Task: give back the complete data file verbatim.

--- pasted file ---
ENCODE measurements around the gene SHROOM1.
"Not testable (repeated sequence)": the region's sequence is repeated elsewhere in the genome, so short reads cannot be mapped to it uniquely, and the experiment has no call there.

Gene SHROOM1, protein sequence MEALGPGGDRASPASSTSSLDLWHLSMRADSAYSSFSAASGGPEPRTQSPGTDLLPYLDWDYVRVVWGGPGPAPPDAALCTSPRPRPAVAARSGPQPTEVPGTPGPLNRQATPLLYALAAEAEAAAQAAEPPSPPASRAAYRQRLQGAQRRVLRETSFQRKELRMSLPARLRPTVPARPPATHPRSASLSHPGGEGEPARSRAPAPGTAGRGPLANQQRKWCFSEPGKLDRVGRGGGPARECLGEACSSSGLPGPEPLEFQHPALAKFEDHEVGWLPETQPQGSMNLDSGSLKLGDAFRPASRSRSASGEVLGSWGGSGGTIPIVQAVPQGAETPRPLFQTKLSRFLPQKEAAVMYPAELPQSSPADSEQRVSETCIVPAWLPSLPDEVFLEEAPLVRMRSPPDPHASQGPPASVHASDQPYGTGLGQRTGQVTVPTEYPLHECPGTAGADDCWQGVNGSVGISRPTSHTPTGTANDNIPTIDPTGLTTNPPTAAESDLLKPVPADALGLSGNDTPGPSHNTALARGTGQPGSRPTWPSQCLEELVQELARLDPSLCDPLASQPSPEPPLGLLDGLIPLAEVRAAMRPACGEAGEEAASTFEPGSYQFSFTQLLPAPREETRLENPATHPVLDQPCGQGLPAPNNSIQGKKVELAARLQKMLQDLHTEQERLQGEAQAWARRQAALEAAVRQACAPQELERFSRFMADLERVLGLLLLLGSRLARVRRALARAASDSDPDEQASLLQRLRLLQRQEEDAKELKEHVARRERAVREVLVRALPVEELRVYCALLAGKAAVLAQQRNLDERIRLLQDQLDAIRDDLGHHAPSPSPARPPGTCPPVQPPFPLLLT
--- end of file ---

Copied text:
ENCODE measurements around the gene SHROOM1.
"Not testable (repeated sequence)": the region's sequence is repeated elsewhere in the genome, so short reads cannot be mapped to it uniquely, and the experiment has no call there.

Gene SHROOM1, protein sequence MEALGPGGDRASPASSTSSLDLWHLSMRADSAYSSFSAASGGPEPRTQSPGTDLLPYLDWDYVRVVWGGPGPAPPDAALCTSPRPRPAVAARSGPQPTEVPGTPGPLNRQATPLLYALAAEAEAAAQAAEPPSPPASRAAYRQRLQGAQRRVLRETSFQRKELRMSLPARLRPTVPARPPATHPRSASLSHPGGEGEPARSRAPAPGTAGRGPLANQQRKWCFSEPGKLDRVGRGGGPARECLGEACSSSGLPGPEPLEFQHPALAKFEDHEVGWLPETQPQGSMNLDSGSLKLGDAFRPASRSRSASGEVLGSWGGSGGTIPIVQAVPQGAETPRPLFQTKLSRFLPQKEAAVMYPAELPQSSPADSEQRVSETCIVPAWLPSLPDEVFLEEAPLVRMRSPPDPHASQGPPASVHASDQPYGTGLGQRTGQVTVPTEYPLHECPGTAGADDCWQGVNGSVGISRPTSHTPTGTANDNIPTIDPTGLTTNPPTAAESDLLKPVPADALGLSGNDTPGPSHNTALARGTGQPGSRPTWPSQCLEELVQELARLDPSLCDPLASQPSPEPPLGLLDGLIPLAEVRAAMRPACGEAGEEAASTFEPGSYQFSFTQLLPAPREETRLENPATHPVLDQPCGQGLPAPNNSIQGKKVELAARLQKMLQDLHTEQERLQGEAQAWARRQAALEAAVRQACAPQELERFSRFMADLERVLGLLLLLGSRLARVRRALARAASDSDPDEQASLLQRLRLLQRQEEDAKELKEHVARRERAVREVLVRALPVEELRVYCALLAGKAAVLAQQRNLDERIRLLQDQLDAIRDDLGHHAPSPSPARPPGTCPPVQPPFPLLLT